Batalla del Salado

Ojos del Salado

Ojos del Salado is a massive stratovolcano in the Andes on the Argentina-Chile border and the highest volcano in the world at . It is also the second highest mountain in the Western Hemisphere and the highest in Chile. It is located about north of Aconcagua, the highest mountain in the Western Hemisphere at .

Due to its location near the Atacama desert, the mountain has very dry conditions with snow only remaining on the peak during winter. Despite the generally dry conditions, there is a permanent crater lake about in diameter at an elevation of on the eastern side of Ojos del Salado. This is most likely the highest lake of any kind in the world.

The ascent of Ojos del Salado is mostly a hike except for the final section to the summit which is a difficult scramble that may require ropes. The first ascent was made in 1937 by Jan Alfred Szczepański and Justyn Wojsznis, members of a Polish andinist expedition.

Volcanic activity

There is no doubt that Ojos del Salado is a recently active volcano, but the question of whether it should be considered currently (or "historically") active is arguable. According to the Smithsonian Institution's Global Volcanism Program, the most recent known eruption was around 1300 years ago, with large error bars. However, there is also some evidence for a minor ash emission in 1993, which would definitely qualify the volcano as historically active. The presence of fumaroles high on the mountain and recent-looking lava flows, albeit of uncertain age, also argues in favor of a categorization as "active." By these definitions Ojos del Salado is the highest historically active volcano on earth. If the older date is accepted, the title of "highest historically active volcano" might reside instead with the somewhat lower Llullaillaco volcano, which certainly has erupted in historic times (most recently in 1877) and should still be considered active. Definitions of "active" being themselves controversial and somewhat arbitrary, the point is mainly of trivial interest.


The elevation of Ojos del Salado has been the subject of debate. Contrary to widely reproduced claims made by Argentine authorities in 1994, which still appear in some maps, publications and websites, Ojos del Salado is about higher than Argentina's nearby Monte Pissis (6,793 m).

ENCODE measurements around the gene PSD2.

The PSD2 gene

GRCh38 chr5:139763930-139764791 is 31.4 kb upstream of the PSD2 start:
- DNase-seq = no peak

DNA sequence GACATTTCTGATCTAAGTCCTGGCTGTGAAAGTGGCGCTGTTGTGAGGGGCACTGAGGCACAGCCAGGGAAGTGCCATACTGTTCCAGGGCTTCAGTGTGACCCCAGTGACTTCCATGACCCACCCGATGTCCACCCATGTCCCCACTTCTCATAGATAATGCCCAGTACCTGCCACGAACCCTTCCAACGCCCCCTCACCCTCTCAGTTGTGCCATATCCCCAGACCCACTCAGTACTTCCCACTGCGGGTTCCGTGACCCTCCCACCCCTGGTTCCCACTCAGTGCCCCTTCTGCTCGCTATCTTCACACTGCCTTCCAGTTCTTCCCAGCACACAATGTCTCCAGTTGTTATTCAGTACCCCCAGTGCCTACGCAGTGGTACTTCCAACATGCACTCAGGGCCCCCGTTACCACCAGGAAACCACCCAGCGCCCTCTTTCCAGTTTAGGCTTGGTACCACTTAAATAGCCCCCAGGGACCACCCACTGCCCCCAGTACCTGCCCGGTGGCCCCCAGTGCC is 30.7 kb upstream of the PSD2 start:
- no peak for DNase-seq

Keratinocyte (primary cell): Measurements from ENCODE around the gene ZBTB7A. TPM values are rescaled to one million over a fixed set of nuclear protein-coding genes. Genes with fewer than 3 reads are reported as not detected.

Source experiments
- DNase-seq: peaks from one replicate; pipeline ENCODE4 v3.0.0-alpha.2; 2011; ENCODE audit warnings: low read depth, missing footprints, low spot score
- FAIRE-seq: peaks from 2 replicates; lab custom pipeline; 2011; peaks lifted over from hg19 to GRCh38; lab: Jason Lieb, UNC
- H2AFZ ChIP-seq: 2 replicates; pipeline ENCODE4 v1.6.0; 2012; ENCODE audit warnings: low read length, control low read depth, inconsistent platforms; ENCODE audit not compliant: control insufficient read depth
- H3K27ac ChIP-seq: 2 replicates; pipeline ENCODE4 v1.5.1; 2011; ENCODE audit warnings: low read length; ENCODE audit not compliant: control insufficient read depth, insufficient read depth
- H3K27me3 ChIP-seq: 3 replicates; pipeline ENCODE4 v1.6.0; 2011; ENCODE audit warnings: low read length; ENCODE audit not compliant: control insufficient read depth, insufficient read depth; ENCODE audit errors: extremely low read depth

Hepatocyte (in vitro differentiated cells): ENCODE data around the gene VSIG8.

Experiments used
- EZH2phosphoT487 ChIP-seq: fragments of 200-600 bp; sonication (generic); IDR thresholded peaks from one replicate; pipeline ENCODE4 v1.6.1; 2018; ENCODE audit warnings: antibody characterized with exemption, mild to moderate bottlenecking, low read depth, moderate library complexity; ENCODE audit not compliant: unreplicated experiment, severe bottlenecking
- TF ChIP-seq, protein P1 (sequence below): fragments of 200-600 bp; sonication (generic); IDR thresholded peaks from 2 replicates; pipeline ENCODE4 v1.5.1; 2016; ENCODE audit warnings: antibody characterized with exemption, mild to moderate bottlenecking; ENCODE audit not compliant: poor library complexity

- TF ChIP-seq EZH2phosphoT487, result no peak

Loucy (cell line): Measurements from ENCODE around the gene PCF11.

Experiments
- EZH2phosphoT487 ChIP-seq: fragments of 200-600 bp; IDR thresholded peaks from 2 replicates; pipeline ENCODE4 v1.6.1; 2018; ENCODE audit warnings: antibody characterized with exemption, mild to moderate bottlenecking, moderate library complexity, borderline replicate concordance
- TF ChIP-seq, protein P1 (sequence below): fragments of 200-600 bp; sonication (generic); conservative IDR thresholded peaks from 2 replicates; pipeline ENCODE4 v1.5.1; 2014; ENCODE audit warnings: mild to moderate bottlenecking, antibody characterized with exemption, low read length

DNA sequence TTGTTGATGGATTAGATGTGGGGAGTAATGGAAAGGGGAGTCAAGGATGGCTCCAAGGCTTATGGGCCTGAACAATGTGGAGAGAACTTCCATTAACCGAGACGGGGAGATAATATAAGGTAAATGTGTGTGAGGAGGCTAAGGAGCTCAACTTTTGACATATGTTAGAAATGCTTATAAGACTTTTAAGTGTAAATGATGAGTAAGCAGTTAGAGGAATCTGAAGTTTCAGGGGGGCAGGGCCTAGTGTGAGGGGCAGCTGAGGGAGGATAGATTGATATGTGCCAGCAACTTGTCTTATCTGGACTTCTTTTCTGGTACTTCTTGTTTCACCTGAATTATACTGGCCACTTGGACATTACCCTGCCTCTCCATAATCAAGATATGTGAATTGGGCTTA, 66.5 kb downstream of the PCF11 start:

A claim in Andes magazine in 2006 that Ojos del Salado may be higher than Aconcagua, Argentina, was based on older surveys that used inaccurate methods. The results of these older surveys assigned Ojos del Salado an elevation of , which would have made it nearly higher than Aconcagua. In fact, as early as 1955, an estimate was made that the elevation of Ojos del Salado was , but that was "simply an estimate based on the altitude of the final camp, and the hours of ascent to the summit."

In 2007, a Chilean-European expedition performed a precise survey on both Ojos del Salado and Monte Pissis, using more accurate instruments. It found the former to be 6,891 m and the latter 6,793 m. This is slightly lower than recent hand held Global Positioning System (GPS) surveys, which have put it at 6,900–6,905 m (22,630–22,650 ft), though within the vertical error margin of the GPS system.

Two summit peaks

There are two summit peaks; one, which is slightly higher but by no more than a metre, is known as the "Chilean summit"; the other, which is more substantial, is known as the "Argentine summit". These are so named because they are usually climbed from the Chilean and Argentine sides respectively, although the international border passes over both peaks. There is a short distance but steep and dangerous drop between the two peaks, so it is unusual for climbers to reach them both.

Motorized ascent

On Saturday, April 21, 2007, Chileans Gonzalo Bravo G. and his co-driver, Eduardo Canales Moya, claimed to have broken the New High Altitude World Record aboard a vehicle on Ojos del Salado, reaching in altitude, claiming a new Guinness record for Chile, surpassing the mark imposed by a German expedition during the previous March. (The three previous Guinness records were achieved by German expeditions in the same volcano, which, with larger budgets, had set the previous record of .

This record was duly certified by the Guinness World Record on July 2007.

The vehicle used by this expedition was a heavily modified Suzuki SJ (named Suzuki Samurai for the Chilean market) by Bravo. This included: engine swap, axles and suspension modification and important additional equipment such as Air Locker differential , supercharger and a special computer for Air/Fuel modification, among others. The route was planned on the basis of cartography, photographs, satellite images, advice from expert climbers of the volcano, and the routes followed by previous expeditions.

Besides the height and the oxygen shortage, the most significant difficulty in achieving the goal was the variety of terrain, including large rocks, hard sandy slopes, two glaciers, and snowfields. The 800 metre (½ mile) crossing of the main glacier involved "very technical driving", according to Gonzalo Bravo.

The expedition was notable for having only two participants, without support equipment, and with limited resources, as opposed to previous expeditions with used multiple vehicles, up to 19 participants, and up to €500,000.

See also


External links

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